If you’re a vegetarian, don’t write about cannibals.
Simple advice, but true. Now, maybe you weren’t thinking of writing about cannibals–but what if they were the next big thing? What if a blockbuster cannibal extravaganza just hit the bestseller list?
My point is that it can be very tempting to write about the latest and greatest trend in YA or MG fiction. I’ve never been to a SINGLE conference (and I’ve been to many) where someone doesn’t ask an editor or agent what the trends are right now. And everyone holds their breath, their pens poised over paper, ready to write down the answer.
But why? If the trend is werewolf love stories and the idea of entering into a romantic relationship with a part-time animal makes you nauseous, are you going to write something great? Chances are, no. I suppose there are a million reasons why, but I’ll give you just two:
1. When you try to write for a trend, you’re competing against people who actually love the trend. A few years back when I was writing stage plays, everyone was talking about screenplays — movies. There was big money to be made and everyone was doing it, and gosh wouldn’t it be cool to win an Oscar for best original screenplay? I mean, Ben Affleck and Matt Damon did it, right? So, I tried it. I spent YEARS writing a screenplay so I could cash in on the big trend. But I was competing against all these people who LOVED screenplays and were dedicated to that form. I never stood a chance.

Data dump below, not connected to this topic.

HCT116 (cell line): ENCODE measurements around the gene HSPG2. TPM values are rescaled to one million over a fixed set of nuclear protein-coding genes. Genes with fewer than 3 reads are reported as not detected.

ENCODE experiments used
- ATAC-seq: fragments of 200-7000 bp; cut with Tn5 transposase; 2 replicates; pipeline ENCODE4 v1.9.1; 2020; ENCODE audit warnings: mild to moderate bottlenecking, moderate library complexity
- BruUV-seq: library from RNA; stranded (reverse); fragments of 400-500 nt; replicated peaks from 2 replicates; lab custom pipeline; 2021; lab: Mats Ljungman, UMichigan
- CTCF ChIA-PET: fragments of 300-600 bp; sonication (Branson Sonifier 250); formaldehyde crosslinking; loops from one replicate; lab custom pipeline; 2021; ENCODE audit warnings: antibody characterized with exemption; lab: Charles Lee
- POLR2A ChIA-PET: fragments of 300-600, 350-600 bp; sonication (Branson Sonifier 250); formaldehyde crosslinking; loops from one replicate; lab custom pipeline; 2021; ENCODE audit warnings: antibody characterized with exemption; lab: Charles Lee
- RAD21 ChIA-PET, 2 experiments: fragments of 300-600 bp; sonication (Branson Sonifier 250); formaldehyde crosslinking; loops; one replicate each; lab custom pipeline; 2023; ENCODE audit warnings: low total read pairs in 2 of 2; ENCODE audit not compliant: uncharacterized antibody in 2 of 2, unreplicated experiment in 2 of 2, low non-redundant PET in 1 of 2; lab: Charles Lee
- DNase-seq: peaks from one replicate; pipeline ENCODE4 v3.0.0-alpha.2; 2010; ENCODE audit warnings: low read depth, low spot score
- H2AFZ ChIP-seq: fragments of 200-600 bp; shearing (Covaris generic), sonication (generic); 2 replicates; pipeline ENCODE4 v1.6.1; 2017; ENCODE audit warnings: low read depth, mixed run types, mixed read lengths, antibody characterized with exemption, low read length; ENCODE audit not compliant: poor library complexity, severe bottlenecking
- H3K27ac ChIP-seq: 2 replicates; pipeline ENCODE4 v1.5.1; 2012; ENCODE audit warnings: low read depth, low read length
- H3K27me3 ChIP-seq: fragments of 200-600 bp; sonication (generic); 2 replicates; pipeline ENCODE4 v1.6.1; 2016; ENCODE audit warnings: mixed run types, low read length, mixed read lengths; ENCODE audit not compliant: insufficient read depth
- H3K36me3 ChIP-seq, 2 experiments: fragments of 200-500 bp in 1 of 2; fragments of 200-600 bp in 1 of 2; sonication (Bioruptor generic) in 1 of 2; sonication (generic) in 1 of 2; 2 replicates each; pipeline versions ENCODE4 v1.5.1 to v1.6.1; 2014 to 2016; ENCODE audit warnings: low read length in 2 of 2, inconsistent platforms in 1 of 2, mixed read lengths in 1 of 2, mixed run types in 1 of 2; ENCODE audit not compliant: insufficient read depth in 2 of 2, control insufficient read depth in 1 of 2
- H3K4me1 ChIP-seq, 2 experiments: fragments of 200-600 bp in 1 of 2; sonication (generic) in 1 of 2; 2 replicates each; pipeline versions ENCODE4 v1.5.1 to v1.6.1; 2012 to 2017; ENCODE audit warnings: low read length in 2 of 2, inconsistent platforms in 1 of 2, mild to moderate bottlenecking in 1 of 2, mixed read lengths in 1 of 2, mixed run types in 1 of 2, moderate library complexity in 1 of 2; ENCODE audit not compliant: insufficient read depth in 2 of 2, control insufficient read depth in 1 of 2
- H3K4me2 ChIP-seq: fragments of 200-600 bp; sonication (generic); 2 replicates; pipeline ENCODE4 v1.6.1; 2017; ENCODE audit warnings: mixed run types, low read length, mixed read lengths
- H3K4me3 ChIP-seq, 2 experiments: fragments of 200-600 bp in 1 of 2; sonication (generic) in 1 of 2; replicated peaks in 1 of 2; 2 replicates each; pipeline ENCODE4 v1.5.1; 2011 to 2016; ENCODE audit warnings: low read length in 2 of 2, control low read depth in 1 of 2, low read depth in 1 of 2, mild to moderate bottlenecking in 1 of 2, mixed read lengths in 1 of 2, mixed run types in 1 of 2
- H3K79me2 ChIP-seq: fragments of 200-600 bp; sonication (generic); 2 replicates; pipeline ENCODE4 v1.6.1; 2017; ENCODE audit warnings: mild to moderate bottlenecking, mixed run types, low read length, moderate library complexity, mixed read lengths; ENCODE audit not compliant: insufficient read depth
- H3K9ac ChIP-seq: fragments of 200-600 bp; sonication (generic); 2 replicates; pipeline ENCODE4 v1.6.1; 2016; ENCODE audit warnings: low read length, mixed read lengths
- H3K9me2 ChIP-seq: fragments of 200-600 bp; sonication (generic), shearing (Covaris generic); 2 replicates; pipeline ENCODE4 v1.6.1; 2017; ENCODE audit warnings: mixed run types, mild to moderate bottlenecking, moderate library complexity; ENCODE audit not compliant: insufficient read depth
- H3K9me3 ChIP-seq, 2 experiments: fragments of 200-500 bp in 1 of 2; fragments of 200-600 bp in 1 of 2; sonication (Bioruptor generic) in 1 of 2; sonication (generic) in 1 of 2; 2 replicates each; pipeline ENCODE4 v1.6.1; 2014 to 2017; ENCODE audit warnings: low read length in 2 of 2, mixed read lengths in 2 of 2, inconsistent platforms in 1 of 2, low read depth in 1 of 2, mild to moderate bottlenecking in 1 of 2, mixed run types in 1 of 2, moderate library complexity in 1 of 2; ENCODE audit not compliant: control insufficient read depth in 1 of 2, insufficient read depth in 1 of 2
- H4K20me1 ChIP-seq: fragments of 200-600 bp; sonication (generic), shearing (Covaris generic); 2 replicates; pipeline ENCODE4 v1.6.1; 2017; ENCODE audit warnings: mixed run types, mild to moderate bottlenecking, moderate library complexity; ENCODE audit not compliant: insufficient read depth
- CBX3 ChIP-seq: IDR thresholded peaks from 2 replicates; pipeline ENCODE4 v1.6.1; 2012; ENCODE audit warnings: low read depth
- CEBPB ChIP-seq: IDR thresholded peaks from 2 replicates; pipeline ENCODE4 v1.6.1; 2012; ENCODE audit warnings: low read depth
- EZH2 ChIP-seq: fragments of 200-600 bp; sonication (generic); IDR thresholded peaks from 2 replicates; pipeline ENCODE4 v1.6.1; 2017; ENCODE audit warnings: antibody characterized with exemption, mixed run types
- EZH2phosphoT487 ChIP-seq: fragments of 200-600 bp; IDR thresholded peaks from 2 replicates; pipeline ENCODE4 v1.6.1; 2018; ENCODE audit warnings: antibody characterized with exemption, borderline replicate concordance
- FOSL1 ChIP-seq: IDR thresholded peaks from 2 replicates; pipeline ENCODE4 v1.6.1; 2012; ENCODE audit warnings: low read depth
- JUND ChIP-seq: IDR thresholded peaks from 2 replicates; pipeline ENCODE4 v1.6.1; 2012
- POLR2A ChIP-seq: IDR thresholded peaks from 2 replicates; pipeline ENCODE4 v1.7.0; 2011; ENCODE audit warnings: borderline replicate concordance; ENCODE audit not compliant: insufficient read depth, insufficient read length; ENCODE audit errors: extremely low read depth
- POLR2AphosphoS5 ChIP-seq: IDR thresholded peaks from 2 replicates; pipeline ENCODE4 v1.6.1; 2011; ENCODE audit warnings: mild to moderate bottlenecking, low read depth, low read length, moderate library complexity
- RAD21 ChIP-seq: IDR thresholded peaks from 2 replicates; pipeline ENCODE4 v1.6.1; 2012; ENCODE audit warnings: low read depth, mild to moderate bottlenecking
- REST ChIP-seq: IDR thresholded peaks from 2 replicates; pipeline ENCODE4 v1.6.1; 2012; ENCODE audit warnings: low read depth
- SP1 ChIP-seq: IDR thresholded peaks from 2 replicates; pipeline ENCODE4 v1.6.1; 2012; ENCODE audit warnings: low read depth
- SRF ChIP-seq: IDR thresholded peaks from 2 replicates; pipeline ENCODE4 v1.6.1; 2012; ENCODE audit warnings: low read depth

The same is true in the world of YA. Right now, paranormal is huge. So is dystopian. If that’s what you love to write, then wonderful. Get busy. But if you like contemporary stories and the only magic that makes sense to you is a beautiful sunset, then ignore the trends. Which brings me to my second point.
2. Publishing takes a LONG time. For example, I started OyMG in 2006. It’s taken 5 years to get the book on shelves. By the time you write to a trend, it’s already past. Vampires are slipping back into their coffins and angels and mermaids and ghosts are rising. Or at least they were. Who knows what it will be next week? Which is another great point. You may be writing the next big trend. No one really knows until something is suddenly big.
So, write what you love and love what you write. Other people will too.